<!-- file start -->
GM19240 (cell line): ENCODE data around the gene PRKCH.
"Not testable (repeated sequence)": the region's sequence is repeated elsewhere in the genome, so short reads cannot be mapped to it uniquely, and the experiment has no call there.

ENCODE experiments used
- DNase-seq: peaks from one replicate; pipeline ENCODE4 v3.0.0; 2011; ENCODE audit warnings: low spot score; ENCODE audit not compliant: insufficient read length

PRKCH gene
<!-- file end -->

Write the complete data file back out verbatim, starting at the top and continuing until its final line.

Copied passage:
GM19240 (cell line): ENCODE data around the gene PRKCH.
"Not testable (repeated sequence)": the region's sequence is repeated elsewhere in the genome, so short reads cannot be mapped to it uniquely, and the experiment has no call there.

ENCODE experiments used
- DNase-seq: peaks from one replicate; pipeline ENCODE4 v3.0.0; 2011; ENCODE audit warnings: low spot score; ENCODE audit not compliant: insufficient read length

PRKCH gene